A debate is heating up over whether businesses should pay up when they replace human workers with machines.

Jan 8, 2020

A US $30 million fund to promote bold ideas for aging populations: Dr Victor Dzau

Posted by in categories: biotech/medical, economics, finance, life extension

US$30 Million to Seed Hundreds of Bold, Innovative Ideas for Human Longevity! — On this ideaXme (https://radioideaxme.com/) episode, I am joined by Dr. Victor Dzau, President of the U.S. National Academy of Medicine (https://nam.edu/initiatives/grand-challenge-healthy-longevity/) to talk about the potential of their Healthy Longevity Global Grand Challenge — eNag #ideaXme #VictorDzau #Wellness #Health #NationalAcademyOfMedicine #NAM #NAS #NIH #FDA #Duke #Cardiology #Longevity #Biotechnology #Regeneration #LifeExtension #Aging #Challenges #Prizes #Competitions #IraPastor #Bioquark #Regenerage


Ira Pastor, ideaXme exponential health ambassador and founder of Bioquark, interviews Dr. Victor Dzau, President of the United States National Academy of Medicine (NAM)and of the United States National Academy of Sciences (NAS).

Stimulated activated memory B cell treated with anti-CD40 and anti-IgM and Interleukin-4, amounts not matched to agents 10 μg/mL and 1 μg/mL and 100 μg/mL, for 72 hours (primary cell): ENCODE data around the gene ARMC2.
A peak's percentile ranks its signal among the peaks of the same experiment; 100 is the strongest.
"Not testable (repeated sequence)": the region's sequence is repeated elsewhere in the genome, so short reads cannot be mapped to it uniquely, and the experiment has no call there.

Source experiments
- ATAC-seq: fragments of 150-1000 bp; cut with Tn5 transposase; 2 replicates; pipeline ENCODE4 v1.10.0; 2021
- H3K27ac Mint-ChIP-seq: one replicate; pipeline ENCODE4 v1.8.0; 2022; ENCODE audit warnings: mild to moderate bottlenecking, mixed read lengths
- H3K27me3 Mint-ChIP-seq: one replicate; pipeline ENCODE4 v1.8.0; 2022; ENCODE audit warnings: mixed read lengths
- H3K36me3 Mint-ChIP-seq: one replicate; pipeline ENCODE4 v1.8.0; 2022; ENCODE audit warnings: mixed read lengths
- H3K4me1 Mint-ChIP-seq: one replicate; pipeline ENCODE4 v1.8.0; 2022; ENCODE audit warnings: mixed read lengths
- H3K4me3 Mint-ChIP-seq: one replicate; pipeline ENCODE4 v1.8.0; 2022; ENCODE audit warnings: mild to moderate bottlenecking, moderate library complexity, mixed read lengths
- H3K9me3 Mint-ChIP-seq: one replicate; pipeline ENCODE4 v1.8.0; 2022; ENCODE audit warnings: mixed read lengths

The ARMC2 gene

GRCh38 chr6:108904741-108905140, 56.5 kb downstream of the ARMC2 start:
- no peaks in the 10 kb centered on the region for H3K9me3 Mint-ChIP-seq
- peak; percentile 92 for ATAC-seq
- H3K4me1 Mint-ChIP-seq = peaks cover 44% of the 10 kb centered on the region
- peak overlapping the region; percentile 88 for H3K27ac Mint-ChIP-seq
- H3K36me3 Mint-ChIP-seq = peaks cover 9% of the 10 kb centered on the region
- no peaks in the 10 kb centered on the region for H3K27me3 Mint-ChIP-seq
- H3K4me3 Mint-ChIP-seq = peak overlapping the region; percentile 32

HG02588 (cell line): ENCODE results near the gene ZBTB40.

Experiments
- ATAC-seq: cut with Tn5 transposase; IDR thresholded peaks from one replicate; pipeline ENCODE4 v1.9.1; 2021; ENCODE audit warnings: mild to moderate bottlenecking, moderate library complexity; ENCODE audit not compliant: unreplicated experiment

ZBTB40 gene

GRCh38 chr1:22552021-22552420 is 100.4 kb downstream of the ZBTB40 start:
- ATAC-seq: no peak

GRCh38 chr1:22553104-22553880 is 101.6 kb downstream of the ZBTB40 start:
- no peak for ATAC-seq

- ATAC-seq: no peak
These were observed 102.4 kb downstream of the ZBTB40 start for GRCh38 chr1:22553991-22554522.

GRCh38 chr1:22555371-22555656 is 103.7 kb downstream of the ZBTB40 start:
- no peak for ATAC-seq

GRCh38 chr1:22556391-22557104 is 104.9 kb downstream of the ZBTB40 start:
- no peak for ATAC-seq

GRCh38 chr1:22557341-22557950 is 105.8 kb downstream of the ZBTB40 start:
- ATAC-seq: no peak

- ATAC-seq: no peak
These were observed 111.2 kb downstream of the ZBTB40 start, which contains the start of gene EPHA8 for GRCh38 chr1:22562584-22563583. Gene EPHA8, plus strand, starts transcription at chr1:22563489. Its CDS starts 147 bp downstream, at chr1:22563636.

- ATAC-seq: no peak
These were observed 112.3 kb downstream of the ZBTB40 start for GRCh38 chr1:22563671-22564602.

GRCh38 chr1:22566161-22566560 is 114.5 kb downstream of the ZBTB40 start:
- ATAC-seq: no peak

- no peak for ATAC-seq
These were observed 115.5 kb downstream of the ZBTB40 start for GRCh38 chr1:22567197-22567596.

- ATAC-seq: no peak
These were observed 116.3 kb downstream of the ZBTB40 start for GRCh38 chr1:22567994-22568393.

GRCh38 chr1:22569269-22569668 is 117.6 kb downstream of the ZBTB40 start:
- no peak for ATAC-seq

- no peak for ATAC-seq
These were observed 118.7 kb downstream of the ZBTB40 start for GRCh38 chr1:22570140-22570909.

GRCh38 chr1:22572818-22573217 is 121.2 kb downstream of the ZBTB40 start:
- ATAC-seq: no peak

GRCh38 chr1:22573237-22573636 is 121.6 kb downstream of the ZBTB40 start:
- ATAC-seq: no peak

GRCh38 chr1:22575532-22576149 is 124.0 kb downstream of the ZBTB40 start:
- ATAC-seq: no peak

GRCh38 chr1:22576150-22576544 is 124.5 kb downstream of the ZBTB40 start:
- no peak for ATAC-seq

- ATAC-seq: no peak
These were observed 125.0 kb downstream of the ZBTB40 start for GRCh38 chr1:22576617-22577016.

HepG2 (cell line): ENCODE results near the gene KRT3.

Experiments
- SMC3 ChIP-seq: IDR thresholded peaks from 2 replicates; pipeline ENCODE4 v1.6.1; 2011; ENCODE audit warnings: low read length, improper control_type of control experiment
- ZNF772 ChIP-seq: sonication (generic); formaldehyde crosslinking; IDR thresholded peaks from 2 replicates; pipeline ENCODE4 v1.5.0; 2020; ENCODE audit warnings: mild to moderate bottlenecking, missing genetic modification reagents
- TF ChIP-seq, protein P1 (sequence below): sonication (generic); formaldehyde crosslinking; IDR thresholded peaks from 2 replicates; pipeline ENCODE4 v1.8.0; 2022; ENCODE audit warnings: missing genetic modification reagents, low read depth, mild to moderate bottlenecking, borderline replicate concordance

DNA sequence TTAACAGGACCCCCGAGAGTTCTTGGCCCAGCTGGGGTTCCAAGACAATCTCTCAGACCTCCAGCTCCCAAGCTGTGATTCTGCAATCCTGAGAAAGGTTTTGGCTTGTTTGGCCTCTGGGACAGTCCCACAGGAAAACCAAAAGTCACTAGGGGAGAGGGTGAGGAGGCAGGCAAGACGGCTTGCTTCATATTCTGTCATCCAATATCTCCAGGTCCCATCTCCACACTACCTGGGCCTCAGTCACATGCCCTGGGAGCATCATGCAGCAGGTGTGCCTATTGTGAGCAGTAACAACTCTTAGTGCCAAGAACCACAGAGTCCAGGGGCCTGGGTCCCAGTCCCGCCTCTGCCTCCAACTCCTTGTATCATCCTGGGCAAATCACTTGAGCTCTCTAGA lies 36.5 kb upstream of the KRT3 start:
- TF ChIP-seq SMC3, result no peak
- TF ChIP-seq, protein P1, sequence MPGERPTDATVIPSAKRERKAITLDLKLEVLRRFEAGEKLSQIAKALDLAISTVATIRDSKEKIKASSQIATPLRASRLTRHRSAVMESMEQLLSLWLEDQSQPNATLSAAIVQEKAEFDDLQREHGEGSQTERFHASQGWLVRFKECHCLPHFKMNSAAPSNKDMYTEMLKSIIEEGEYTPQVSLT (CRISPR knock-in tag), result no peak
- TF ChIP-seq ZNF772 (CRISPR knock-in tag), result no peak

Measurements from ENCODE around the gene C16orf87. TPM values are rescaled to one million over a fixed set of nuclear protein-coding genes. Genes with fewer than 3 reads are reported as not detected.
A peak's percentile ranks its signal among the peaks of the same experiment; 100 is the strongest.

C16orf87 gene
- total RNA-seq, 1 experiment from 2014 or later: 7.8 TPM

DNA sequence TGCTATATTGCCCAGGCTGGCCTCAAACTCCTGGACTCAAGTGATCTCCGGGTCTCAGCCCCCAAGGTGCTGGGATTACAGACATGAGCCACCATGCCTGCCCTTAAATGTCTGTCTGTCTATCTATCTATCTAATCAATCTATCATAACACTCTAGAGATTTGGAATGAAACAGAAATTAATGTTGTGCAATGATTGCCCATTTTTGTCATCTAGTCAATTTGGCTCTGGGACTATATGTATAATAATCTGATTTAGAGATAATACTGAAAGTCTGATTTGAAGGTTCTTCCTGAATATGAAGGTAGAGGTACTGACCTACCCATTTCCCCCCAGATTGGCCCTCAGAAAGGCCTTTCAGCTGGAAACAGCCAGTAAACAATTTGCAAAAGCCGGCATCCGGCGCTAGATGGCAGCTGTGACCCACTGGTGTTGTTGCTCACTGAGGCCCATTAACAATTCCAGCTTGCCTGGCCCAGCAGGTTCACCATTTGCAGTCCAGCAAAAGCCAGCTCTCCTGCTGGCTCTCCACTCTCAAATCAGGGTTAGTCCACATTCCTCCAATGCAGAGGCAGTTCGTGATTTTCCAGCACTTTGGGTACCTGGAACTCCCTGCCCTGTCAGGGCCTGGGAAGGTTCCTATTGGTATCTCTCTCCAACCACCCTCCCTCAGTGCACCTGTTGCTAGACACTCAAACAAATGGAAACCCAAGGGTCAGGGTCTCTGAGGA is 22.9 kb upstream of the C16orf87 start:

Continue reading “A US $30 million fund to promote bold ideas for aging populations: Dr Victor Dzau” »

Jan 3, 2020

50 Year Lie: Sugar industry blames fats

Posted by in categories: biotech/medical, business, economics, education, ethics, food, health, science

Whenever someone refers me to a story with alarming facts that should surprise or outrage any thinking human, my spider-sense is activated. Does the story make sense? Is it plausible? If the message contains evidence of being repeated (or forwarded to more than two friends), then whatever is claimed is almost certain to be false.

If the subject is important to me—or if there is any chance that it might influence my view of the world, I check it at Snopes. The reputable web site confirms or debunks many urban legends and all sorts of viral web hype.

You never know what you might learn at Snopes. You can easily be lured into a rabbit hole, digging into the site beyond whatever prompted your visit in the first place.

Fact-checking can be fun! For example:

Continue reading “50 Year Lie: Sugar industry blames fats” »

Dec 30, 2019

2020 is The Year of The $1 Trillion Space Economy

Posted by in categories: economics, space

The private revolution in space is upon us.